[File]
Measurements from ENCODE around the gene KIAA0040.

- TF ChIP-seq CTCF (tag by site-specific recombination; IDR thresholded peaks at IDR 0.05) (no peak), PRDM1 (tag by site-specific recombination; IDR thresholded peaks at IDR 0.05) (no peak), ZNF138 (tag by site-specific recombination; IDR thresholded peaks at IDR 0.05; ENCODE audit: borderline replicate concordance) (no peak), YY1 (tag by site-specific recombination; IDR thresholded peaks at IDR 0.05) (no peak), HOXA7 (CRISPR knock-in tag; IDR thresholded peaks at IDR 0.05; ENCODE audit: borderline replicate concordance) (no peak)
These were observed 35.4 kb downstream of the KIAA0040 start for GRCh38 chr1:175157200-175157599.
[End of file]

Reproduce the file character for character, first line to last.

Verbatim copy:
Measurements from ENCODE around the gene KIAA0040.

- TF ChIP-seq CTCF (tag by site-specific recombination; IDR thresholded peaks at IDR 0.05) (no peak), PRDM1 (tag by site-specific recombination; IDR thresholded peaks at IDR 0.05) (no peak), ZNF138 (tag by site-specific recombination; IDR thresholded peaks at IDR 0.05; ENCODE audit: borderline replicate concordance) (no peak), YY1 (tag by site-specific recombination; IDR thresholded peaks at IDR 0.05) (no peak), HOXA7 (CRISPR knock-in tag; IDR thresholded peaks at IDR 0.05; ENCODE audit: borderline replicate concordance) (no peak)
These were observed 35.4 kb downstream of the KIAA0040 start for GRCh38 chr1:175157200-175157599.